Every year it’s my responsibility to say a few words at our community’s annual Celebration of Giving luncheon about why the Door County Community Foundation has selected the honoree. My assigned task is to articulate the themes from a person’s life of service in hopes that there are lessons we can draw.
The 2018 Philanthropist of the Year is Lolly Ratajczak. With her husband Dave, Lolly found Door County in the 1960s and fell in love with its natural beauty. She assumed volunteer leadership positions with Birch Creek Music Performance Center, the YMCA, and the Door County String Academy. She gave of her time to countless other groups and was a founding member of the Women’s Fund of Door County.
In preparation for this year’s celebration, I found myself re-reading the works of Paul Loeb. In his famous book, Soul of a Citizen, and his subsequent anthology, The Impossible Will Take a Little While, Loeb reflects at length on the civil rights icon Rosa Parks.
Now I’m sure that most everyone knows the basics of the story of Rosa Parks. She was the 42-year-old African American woman who on Dec. 1, 1955, refused to obey an Alabama bus driver’s order that she give up her seat on the bus to a white passenger who had just gotten on the crowded vehicle.
Her refusal would inspire the Montgomery Bus Boycott. That boycott, in turn, would elevate one of its leaders, Martin Luther King, Jr., to the national stage. Eventually the Montgomery Bus Boycott would galvanize our nation and become one of the most important moments of the civil rights movement.
Of course, for those of you who know Lolly, you know that her exceptional grace and modesty is making her cringe right now by my trying to compare her to Rosa Parks. I’m not going to embarrass Lolly by trying to equate her with Rosa Parks, but I’d ask for your indulgence because there is a parallel I’d like to explore.
The common portrayal of Mrs. Parks is as an uninvolved person, sitting on the sidelines of segregation, who simply got tired of giving in and impulsively decided that she would no longer subjugate herself to the racist and obscene Jim Crow laws.
What many of us have forgotten is that Mrs. Parks was not the first person arrested for refusing to give up her seat on the bus. In fact, before Mrs. Parks was arrested in 1955, Claudette Colvin, Susie McDonald, Mary Louise Smith and Aurelia Browder were also arrested, on the same bus system, in the same city, for the same crime.
Loeb reminds us that the leaders of the NAACP created a list of specific candidates with the inner strength, and personal stories, that the NAACP believed were well suited to undertaking this very specific act of resistance. Mrs. Parks was simply the next name up on the list.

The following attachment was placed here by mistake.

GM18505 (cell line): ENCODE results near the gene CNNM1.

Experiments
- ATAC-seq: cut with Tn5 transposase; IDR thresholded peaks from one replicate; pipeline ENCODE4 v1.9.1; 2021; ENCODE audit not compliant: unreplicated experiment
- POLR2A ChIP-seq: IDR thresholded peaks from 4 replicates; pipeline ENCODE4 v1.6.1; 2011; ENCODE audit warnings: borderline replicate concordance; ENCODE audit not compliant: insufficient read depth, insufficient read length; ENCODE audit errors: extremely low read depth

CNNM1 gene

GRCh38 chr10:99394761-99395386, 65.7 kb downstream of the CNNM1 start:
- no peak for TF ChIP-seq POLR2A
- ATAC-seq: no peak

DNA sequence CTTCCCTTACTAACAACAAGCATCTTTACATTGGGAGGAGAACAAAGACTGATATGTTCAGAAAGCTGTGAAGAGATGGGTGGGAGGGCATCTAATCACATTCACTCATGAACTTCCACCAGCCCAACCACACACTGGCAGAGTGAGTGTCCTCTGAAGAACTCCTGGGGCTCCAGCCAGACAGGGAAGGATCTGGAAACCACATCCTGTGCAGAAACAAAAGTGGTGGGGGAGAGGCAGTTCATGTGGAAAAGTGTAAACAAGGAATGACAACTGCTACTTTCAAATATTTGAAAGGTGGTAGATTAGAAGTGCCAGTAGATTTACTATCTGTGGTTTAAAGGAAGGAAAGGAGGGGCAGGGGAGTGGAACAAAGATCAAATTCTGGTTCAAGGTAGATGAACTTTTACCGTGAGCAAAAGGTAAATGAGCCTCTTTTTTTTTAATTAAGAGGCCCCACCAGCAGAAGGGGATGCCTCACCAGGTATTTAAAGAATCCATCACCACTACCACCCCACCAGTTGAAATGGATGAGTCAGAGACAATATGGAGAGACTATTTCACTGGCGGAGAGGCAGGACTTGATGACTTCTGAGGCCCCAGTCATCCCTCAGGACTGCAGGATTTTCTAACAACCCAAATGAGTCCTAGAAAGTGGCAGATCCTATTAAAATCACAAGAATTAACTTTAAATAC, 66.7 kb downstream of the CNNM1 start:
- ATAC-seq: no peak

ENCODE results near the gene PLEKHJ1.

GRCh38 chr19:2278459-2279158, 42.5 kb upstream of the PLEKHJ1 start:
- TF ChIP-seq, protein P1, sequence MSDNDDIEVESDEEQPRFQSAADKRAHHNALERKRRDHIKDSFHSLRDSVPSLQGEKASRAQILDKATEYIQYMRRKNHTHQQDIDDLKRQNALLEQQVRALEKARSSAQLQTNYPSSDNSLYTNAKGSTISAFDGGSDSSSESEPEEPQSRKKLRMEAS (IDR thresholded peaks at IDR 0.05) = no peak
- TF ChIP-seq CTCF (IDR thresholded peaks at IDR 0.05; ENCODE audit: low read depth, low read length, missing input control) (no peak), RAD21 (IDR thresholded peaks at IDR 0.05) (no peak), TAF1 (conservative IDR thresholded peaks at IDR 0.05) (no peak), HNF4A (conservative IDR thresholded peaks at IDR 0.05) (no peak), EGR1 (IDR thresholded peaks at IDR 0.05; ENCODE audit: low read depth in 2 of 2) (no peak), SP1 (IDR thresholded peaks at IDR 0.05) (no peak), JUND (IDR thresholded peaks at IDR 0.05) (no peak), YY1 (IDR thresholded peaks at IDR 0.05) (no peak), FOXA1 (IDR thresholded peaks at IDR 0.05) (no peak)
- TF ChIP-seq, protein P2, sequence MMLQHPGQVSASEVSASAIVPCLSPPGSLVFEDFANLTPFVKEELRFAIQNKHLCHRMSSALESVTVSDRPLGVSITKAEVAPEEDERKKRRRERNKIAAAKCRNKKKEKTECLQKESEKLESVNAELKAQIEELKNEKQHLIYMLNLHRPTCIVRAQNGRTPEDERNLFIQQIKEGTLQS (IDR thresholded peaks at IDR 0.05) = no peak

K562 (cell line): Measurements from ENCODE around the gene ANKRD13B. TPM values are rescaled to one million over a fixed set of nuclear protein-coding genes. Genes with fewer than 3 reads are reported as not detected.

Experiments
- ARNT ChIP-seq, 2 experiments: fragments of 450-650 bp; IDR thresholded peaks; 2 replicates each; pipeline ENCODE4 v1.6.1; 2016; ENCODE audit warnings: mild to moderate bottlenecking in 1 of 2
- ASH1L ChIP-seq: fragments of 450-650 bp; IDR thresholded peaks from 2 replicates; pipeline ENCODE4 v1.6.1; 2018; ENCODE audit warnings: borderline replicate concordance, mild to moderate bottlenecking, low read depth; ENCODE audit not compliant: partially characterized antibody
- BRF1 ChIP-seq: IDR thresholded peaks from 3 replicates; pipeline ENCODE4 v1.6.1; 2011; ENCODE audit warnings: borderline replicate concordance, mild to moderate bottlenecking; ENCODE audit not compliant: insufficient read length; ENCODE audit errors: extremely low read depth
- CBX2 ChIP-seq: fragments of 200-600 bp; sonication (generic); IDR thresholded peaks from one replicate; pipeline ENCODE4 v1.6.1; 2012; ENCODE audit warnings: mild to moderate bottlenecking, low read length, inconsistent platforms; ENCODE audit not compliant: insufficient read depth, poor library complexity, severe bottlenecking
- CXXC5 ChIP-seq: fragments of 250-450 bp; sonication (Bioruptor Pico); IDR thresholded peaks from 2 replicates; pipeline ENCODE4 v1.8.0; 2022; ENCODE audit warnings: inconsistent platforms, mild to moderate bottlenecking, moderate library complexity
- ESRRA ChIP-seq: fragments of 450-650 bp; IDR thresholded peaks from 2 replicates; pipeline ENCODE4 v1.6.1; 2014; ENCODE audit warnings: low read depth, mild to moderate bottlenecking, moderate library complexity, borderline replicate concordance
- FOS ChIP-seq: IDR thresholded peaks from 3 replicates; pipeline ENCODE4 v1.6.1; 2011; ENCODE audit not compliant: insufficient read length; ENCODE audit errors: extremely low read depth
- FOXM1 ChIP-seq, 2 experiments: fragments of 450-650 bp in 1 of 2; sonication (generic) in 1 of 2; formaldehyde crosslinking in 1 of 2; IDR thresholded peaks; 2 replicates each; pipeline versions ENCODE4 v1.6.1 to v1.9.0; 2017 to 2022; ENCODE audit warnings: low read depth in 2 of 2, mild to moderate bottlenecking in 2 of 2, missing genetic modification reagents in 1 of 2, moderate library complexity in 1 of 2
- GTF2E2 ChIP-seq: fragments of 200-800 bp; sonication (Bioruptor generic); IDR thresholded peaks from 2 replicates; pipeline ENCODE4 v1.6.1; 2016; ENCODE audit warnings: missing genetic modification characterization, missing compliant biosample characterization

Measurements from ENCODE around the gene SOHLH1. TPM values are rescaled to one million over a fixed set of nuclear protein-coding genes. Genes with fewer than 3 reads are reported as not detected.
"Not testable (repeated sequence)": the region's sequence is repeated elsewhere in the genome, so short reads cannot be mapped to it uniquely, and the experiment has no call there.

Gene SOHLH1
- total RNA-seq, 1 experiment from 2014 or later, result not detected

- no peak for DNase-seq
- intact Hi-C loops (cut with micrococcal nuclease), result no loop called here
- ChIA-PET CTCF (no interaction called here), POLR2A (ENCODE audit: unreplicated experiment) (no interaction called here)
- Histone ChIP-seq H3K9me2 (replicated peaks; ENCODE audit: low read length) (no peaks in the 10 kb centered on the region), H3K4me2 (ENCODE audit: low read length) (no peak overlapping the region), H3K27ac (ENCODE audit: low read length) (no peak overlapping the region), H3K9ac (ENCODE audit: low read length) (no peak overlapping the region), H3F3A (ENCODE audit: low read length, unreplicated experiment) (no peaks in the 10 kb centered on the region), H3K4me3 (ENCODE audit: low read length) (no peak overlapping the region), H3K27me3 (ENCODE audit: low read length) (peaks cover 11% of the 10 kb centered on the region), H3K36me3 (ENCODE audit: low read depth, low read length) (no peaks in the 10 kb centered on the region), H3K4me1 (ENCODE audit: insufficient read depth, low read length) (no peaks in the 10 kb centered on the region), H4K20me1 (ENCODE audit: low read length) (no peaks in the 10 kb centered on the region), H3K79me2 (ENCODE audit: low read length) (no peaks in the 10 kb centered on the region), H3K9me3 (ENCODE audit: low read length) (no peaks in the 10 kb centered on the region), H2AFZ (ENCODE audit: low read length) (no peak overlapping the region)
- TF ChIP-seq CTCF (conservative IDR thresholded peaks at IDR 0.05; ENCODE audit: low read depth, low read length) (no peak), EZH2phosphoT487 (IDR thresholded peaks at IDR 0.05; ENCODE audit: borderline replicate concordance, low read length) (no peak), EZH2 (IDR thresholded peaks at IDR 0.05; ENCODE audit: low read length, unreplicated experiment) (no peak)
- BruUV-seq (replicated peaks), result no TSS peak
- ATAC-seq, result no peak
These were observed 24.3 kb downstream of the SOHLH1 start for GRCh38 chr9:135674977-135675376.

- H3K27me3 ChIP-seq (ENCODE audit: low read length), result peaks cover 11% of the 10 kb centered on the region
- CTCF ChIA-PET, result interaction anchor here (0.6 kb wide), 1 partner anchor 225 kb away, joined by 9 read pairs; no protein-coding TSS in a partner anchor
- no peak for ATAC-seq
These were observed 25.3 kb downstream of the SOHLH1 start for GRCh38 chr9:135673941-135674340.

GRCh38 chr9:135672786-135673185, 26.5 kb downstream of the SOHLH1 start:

Now this truth in no way diminishes the bravery, power and historical importance of Mrs. Parks’ refusal to give up her seat. But this tremendously consequential act, and the historic changes that would follow, did not begin with Mrs. Park on that fateful day on the bus. Rather, it began with all the humble, frequently invisible, and often frustrating work, that Mrs. Parks and countless others undertook in the years before that pivotal day in history.
Mrs. Parks had been an active member of the Civil Rights Movement for many years before then. She had been the secretary of the Montgomery Chapter of the NAACP. She had even recently attended a training program on the techniques of peaceful resistance.
The stories we are fed, be it in People Magazine or on video clips on Facebook, are of individual people who come out of nowhere to take sudden and dramatic stands against the world. That leads us to the false conclusion that change occurs instantly, when one brave individual decides to take a lonely and bold stand.
Loeb writes that the myth of Mrs. Parks as a lone activist reinforces a notion that anyone who takes a committed public stand, or at least an effective one, has to be a larger-than-life figure – someone with more time, energy, courage, vision or knowledge than any normal person could ever possess. When we enshrine our heroes on pedestals, it becomes hard for us mere mortals to measure up in our eyes. We find it hard to imagine that ordinary human beings, with ordinary flaws, can do extraordinary things when we come together in service of a common purpose.
The lesson of Rosa Parks is not of the singular hero standing alone against the world. Mrs. Parks’ journey informs us that progress is the result of people inspired by a shared vision coming together to take deliberate, incremental action. And sometimes those actions can change the world.
Therein is the parallel with our friend Lolly Ratajczak. Lolly was not the first person to serve as president of the Board of Directors of the Birch Creek Music Performance Center. Nor was she the last. Yet when her turn came, the organization took a single step in the right direction. Then she helped it take another step. And then another. Eventually, those steps took Birch Creek on a journey to a place almost unrecognizable from where it began.
And Lolly would be the first to tell you that she didn’t do it alone. But it was her determination to succeed combined with the dignity with which she carries herself, and the graciousness through which she treats others, that inspired people to join her on that journey. Time and again, this has been the pattern of Lolly’s life of service here in Door County.
Lolly is an exceptional person who has unquestionably helped our community do exceptional things. But the lesson of Lolly is that within each of us is the capacity to be an exceptional person as well. If we also approach our work with determination, dignity and grace, we too might inspire others to join with us. Then perhaps, like Lolly, we can accomplish exceptional things for our beloved Door County.
This article was written by the President and CEO of the Door County Community Foundation, Bret Bicoy, and originally appeared in the Peninsula Pulse.